Kitchen Islands

The most frequently requested element in new kitchen designs!

We get asked a lot about kitchen islands, most people would like one after all it creates a focal point for the kitchen and often has an attraction that draws one into it. However, most people fail to consider the following 7 essentials when it comes to designing a kitchen island.

  1. Do you have enough space for a kitchen island?

This is the first stumbling block for most. For an island to look in proportion and to make it a worthwhile usable space, the general rule is that it needs to be at least 900mm deep. Access around the island depends a lot on where it is situated in terms of flow (is it a major walkway or not) but once again as a general rule allow about 1000mm clear space around all sides. Put some 600mm base units along the adjacent and you are looking at a bare minimum of 3,5m width necessary in the kitchen. Of course if you add another run of base units down the opposite wall this increases to around 4m wide.

Island Dimensions 4m

 

  1. What do you want to use the island for – what is it’s purpose?

Assuming you have satisfied point #1 above and you have the space for an island the next thing to get clear is how you want to use your island. Is it for preparation of food or more a social space with a breakfast bar style seating so you can chat while cooking. It may seem like an odd question but it is one you should give some thought to before moving on to points 3 and 4! Get this clear in your mind and it helps make other choices easier

 

  1. Do you have your hob on the kitchen island?

There are 2 schools of thought here. Some are adamant the cooking will be done on the island so that they are facing the open room or perhaps the view out the newly installed bi-fold doors. Others are dead against the idea but here are a couple of considerations which need to be addressed when deciding:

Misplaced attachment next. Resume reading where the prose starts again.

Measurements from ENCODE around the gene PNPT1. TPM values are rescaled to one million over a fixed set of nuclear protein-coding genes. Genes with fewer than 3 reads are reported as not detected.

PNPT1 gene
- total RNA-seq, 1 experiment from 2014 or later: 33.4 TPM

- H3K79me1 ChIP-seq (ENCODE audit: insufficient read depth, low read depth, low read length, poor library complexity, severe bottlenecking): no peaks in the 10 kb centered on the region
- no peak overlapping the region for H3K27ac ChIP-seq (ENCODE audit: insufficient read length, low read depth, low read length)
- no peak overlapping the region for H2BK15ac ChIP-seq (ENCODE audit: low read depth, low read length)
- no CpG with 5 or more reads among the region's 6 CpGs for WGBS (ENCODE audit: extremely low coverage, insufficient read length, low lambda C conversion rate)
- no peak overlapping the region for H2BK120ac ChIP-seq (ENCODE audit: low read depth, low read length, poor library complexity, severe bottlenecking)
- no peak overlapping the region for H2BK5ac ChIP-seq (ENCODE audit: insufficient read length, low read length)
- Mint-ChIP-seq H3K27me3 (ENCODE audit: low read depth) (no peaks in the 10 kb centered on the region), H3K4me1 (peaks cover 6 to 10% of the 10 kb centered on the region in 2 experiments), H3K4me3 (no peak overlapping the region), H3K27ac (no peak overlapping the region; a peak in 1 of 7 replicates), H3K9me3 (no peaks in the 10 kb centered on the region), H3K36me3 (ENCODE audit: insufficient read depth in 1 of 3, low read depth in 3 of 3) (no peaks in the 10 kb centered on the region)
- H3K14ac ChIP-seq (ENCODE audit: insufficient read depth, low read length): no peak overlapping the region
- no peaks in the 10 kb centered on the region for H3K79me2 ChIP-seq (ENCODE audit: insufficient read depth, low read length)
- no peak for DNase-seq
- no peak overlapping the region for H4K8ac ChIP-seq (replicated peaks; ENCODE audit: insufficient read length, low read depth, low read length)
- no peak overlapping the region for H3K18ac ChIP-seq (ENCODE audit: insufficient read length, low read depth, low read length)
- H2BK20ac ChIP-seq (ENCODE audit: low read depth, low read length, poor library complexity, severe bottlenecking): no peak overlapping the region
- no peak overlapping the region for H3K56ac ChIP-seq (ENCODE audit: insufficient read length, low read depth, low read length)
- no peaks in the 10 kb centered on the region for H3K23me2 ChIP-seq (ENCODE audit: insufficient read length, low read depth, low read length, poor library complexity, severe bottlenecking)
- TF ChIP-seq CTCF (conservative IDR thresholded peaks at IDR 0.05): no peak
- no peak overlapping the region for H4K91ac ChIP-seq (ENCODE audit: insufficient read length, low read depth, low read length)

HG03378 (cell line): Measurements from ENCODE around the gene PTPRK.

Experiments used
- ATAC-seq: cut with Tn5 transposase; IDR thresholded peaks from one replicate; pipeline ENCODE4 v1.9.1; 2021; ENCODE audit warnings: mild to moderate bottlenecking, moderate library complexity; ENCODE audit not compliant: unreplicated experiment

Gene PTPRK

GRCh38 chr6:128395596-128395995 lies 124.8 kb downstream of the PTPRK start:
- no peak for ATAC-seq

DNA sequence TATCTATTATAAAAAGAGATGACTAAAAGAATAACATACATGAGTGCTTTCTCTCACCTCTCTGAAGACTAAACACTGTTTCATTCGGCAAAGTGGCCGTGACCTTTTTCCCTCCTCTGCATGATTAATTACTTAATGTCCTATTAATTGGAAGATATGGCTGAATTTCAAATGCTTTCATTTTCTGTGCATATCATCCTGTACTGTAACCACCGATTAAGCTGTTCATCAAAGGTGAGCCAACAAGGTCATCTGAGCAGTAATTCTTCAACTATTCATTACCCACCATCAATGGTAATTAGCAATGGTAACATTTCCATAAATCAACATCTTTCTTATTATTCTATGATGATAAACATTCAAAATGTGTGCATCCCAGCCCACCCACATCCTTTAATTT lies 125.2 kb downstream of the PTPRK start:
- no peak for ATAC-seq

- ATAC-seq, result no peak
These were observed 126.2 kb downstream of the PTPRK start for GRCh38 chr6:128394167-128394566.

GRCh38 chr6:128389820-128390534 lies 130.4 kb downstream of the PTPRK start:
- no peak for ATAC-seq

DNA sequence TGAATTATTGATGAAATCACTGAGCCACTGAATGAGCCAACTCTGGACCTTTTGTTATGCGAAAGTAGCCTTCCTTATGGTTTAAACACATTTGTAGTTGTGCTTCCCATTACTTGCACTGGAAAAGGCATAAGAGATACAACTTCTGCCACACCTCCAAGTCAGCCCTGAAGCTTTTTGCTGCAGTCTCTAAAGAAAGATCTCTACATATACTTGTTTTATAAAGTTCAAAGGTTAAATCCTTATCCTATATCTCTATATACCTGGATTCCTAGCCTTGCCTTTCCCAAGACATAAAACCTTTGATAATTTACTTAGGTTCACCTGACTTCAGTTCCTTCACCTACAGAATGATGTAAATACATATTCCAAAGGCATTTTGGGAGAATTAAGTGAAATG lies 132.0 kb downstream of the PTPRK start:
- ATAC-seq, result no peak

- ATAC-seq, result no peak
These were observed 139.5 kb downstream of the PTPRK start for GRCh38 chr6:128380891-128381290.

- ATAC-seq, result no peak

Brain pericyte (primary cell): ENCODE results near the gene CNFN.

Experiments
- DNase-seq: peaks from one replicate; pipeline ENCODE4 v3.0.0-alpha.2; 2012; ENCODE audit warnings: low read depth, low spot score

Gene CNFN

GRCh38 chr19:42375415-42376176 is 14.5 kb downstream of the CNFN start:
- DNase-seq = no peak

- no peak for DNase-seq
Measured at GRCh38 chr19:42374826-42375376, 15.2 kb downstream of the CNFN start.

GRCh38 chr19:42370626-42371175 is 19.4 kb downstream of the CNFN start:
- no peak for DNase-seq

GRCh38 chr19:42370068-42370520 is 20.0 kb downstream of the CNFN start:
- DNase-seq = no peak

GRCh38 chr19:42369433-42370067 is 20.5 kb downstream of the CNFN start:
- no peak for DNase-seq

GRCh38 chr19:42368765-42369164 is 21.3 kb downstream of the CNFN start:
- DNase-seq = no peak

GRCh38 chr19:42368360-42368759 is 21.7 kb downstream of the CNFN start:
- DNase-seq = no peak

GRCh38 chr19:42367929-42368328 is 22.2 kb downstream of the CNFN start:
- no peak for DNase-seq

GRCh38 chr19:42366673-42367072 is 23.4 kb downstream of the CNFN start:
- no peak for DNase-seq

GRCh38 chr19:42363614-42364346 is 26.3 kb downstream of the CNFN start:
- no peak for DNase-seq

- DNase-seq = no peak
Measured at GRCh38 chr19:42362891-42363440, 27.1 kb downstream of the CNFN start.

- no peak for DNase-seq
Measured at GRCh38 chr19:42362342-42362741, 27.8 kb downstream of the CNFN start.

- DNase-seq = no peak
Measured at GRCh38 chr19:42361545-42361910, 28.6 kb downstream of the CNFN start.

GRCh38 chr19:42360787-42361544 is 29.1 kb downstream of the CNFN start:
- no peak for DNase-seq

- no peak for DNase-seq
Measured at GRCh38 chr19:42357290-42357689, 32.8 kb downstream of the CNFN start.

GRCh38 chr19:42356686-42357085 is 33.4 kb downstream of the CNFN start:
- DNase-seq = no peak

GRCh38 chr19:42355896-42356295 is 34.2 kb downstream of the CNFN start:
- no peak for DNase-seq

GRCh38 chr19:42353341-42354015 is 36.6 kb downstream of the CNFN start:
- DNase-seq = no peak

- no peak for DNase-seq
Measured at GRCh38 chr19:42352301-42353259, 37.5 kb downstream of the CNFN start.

• The area immediately around the hob will get the unavoidable spills and splashes whilst cooking. How do you overcome this..
  • Saftey – your island will need to be large enough that the hob is clear from any edges where they could pose a danger especially to young kids.

 

  1. Extraction for the island

If you decide to have your hob on the island the next thing to consider it the extraction. Island extractors hanging down over the hob can block the view that so many are trying to exploit. Getting a decorative chandelier style extractor can improve the look or perhaps you would prefer an extractor integrated into the ceiling space or perhaps a downdraft extractor fitted into the worktop? Each of these solutions have limitations which need addressing

 

  1. Do you have a food preparation sink on your island?

A small sink to clean vegetables, wash hands and perhaps have a boiling water tap can be a useful addition. Is it easy to plumb in and where will the waste pipe run to? The last thing you want is to have a noisy masserator turning on every time you use the sink.

 

  1. What shape will your kitchen island be?

This is where the fun begins! Do you want a rectangular island or whether you would like to add some shape to it. Depending on the choice of worktop as a general rule it is possible to get around a 300mm overhang on the supporting cabinets. Curves can be introduced to add interest and help with the flow in the room. This needs to be thought about in conjunction with item #7

 

  1. What choice of worktop material will you use?

A popular choice is to have a different but complimentary worktop on your island to the worktop in the rest of your kitchen. Some of the options available are wooden, granite, quartz, solid surface, glass or perhaps a combination of these.  If you have a particularly large island in mind then it is useful to bear in mind some of these materials have maximum sizes and do not join well. Granite slabs for instance tend to be 1,4m wide x 3m long. This is normally large enough for most kitchen islands until you want overhangs for seating. Wooden tops can generally be made to suit any shape paying attention to grain direction when trying to introduce curves and shapes.